Getting funded is tough. Whether it’s angel investment or venture capital you’re after, your chances of actually finding investors are slim. The following are t
hree ideas for helping you secure the capital that your startup needs.
1. It’s not just the idea, it’s the people.
Sure, a revolutionary idea, competitive advantage, or even an initial small user base could mean success. Lots of people have made a killing because they fell into the right idea and ran with it. Look at Facebook, MagicJack, Dell, or even Ford Motors. Each of these companies started with a great idea, ran with it, and made money. So why shouldn’t an angel investor invest just because of your idea?
The reality is, many of the most successful companies hit their home run after multiple pivots. In a non-B2B environment, it’s asinine to assume that you know exactly what the customer is going to want from the get-go. To dramatically increase your odds of hitting it big, you’ll have to pivot hard and pivot often. Thus, an investor needs to see that you and your team are capable of seeing past your idea. You need to show that you’re actively seeking data that will direct your pivots. You need to show that you—and not just your idea alone—should be invested in. At the end of the day, if an idea doesn’t succeed, a great team can find one that will.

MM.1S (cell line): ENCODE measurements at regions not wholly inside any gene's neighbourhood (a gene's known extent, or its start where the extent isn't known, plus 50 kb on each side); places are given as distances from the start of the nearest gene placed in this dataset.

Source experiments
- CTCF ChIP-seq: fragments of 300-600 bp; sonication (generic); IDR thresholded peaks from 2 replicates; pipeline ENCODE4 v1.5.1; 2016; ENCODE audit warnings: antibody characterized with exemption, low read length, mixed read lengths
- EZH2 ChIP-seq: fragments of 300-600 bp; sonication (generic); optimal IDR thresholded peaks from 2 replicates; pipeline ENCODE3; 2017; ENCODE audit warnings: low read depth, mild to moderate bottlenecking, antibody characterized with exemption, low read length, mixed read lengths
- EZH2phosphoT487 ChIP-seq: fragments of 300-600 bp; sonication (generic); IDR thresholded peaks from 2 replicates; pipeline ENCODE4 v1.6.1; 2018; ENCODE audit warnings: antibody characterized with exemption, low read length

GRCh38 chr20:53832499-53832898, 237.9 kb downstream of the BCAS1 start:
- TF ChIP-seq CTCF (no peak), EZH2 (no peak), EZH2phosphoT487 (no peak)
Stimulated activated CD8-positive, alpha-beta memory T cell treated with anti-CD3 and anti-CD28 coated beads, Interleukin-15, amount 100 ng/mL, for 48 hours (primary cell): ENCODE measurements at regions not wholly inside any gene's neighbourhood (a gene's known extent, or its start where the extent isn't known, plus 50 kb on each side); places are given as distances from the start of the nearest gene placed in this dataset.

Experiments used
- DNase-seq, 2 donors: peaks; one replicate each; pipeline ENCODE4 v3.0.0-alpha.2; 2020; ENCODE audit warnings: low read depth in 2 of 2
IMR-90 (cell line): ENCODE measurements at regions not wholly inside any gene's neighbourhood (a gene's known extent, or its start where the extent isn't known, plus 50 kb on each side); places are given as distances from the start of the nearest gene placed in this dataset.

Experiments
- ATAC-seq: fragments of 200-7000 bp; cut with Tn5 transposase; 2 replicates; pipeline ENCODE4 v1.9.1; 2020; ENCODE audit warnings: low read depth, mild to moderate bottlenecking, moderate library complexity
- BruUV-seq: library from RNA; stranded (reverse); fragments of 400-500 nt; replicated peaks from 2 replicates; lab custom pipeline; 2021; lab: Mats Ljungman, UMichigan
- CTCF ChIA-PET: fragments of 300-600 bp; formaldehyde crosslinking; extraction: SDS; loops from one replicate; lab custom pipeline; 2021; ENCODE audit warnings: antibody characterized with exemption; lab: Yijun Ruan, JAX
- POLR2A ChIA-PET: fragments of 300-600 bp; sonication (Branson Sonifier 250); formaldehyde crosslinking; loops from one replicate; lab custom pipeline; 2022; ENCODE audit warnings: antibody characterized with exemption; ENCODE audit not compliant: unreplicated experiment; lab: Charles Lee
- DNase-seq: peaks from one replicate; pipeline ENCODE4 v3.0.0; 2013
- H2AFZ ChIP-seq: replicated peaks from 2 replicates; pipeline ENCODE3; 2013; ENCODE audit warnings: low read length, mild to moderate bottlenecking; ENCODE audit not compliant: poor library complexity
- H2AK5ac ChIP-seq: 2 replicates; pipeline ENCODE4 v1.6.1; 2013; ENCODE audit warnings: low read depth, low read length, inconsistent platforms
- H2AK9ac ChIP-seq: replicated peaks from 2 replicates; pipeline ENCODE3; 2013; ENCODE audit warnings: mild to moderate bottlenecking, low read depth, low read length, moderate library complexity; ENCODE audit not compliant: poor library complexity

2. Build a slam-dunk pitch.
This point might seem obvious, but Brad Feld says most of his decisions to invest were made after just one meeting. Aside from some investors dragging out the due diligence process waiting for you to get desperate for cash, your time with a potential investor will most likely be brief. Build a solid pitch outlining your business plan and highlighting the unique traits of your startup. Your chances of getting funded go up exponentially if you already have some revenue or a small user base, so make sure to highlight that you’re already getting positive feedback from the market. And don’t forget to pitch your team too.
3. Make a great first impression.
The angel community is tight-knit
and relatively small across business segments. The most active investors will run in packs and share deal flow. Thus, if you botch your first meeting with a potential investor, his whole network of peers could be closed off to you. Conversely, if your pitch is really impressive you might end up with access to capital through multiple individuals in the investor’s network.
Brad Feld recently wrote a great article directed towards angel investors. Read it here for the other half of the story.
Getting funded is extremely difficult, whether
it’s angel or VC money you’re after. Check out The Roach Post’s resources for entrepreneurs, including our Downloadable Example Business Plan and How I Raised $55 Million Of Venture Capital In Two Months, both by Eric Roach.